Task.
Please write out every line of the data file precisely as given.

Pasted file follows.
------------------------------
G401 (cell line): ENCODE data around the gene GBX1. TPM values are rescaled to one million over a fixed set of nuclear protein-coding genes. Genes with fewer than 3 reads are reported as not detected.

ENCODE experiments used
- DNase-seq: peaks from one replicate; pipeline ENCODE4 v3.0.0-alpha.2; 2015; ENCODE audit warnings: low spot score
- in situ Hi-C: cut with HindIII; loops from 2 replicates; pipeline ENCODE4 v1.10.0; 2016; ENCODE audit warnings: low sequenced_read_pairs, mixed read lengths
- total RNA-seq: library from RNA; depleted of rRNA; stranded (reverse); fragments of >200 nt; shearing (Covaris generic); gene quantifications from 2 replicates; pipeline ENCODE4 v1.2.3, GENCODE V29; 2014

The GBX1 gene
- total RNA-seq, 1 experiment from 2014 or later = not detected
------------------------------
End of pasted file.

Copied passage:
G401 (cell line): ENCODE data around the gene GBX1. TPM values are rescaled to one million over a fixed set of nuclear protein-coding genes. Genes with fewer than 3 reads are reported as not detected.

ENCODE experiments used
- DNase-seq: peaks from one replicate; pipeline ENCODE4 v3.0.0-alpha.2; 2015; ENCODE audit warnings: low spot score
- in situ Hi-C: cut with HindIII; loops from 2 replicates; pipeline ENCODE4 v1.10.0; 2016; ENCODE audit warnings: low sequenced_read_pairs, mixed read lengths
- total RNA-seq: library from RNA; depleted of rRNA; stranded (reverse); fragments of >200 nt; shearing (Covaris generic); gene quantifications from 2 replicates; pipeline ENCODE4 v1.2.3, GENCODE V29; 2014

The GBX1 gene
- total RNA-seq, 1 experiment from 2014 or later = not detected